TORONTO, MaRS Centre, Feb. 4, 2013 /CNW/ - World Cancer Day: The Campaign to Control Cancer (C2CC) today with its partners worked to dispel four of the most common cancer myths to help save millions of preventable deaths each year. The goal of the World Cancer Day event was to raise awareness about cancer, and pressing governments and individuals to take action against the disease and help address the poor performance of screening rates in the GTA and beyond.
The most stubborn cancer myths explored were:
- Myth: Cancer is my fate
- With the right strategies, at least 30% of cancer cases can be prevented based on current knowledge like proper screening
- Truth: many cancers that were once considered a death sentence can now be cured and for many more people their cancer can now be treated effectively, especially when detected early
- Truth: Cancer is not just a health issue. It has wide reaching social, economic, development and human rights implications
- Truth: Cancer is a global epidemic, affecting all ages and socio-economic groups, with developing countries bearing a disproportionate burden
"While there are some brilliant resources and facilities for cancer control in the GTA, we still have a problem reaching people, ensuring seldom screened and never screened people have access to information that is useful, and easy to find and understand," said Dr Brent Schacter, Chair of C2CC. "That is why effectively engaging audiences through social media and events like these is so important. "
The event featured expert panellists and emerging student leaders and hosted over 300 hundred participants at the MaRS Centre in the heart of Toronto's "Hospital Alley," while live streaming the event worldwide to registrants from Peru to Cameroon.
"We need to apply what we know about cancer control and find new ways to engage, energize and excite community leaders, faith-based leaders, young advocates and leaders in the student population," said Pat Kelly, CEO of C2CC. "Cancer agencies cannot fix the problem alone. We need to innovate and empower by mobilizing the public using digital tools that reach new audiences."
The event was hosted by the C2CC, MaRS, the Ontario Institute for Cancer Research and The Princess Margaret Cancer Foundation, and is sponsored by Janssen Canada and AstraZeneca Canada.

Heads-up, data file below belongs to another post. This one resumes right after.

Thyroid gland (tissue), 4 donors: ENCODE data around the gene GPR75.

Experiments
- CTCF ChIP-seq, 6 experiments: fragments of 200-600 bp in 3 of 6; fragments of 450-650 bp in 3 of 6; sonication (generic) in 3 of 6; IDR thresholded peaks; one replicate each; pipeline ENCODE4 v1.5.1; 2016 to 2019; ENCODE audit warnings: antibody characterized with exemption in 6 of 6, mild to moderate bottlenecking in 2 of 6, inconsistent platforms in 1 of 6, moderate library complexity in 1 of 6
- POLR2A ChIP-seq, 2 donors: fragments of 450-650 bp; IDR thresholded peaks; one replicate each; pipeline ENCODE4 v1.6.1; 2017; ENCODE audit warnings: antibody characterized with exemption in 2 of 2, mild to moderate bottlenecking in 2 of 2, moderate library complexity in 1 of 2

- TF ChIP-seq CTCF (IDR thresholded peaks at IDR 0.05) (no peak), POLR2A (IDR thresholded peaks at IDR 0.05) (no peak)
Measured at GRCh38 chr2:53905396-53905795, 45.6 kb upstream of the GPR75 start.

The Campaign to Control Cancer is a national coalition of more than 70 leading Canadian cancer organizations that include Canada's leading grassroots cancer patient, professional, charitable and corporate organizations, working in unison to champion a better response to cancer control in Canada. This coalition includes cancer patients, nurses, radiation therapist, patients, doctors, families, advocates, researchers, corporate sponsors, cancer groups and survivors that are dedicated to cutting cancer down to size through knowledge, change and action. Find out more about C2CC at www.controlcancer.ca.
World Cancer Day is an initiative of the Union for International Cancer Control (UICC).
Dr. Brent Schacter, Chair, Board of Directors, C2CC, co-chair of the Canadian Task Force on Adolescents and Young Adults with Cancer
Dr. Ilse Treurnicht, CEO, MaRS Discovery District
Dr. Mary Gospodarowicz, President of the Union for International Cancer Control (UICC), Medical Director of the Princess Margaret Cancer Centre at the University Health Network in Toronto, Canada and Regional Vice-President of Cancer Care Ontario for Toronto South
Paul Alofs, CEO, Princess Margaret Hospital Foundation
Shelly Jamieson, CEO, Canadian Partnership Against Cancer
Dr. Craig Earle, medical oncologist at Sunnybrook's Odette Cancer Centre, Professor of Medicine at the University of Toronto, Senior Scientist at the Institute for Clinical Evaluative Sciences and the Director of Health Services Research for Cancer Care Ontario and the Ontario Institute for Cancer Research
SOURCE: THE CAMPAIGN TO CONTROL CANCER
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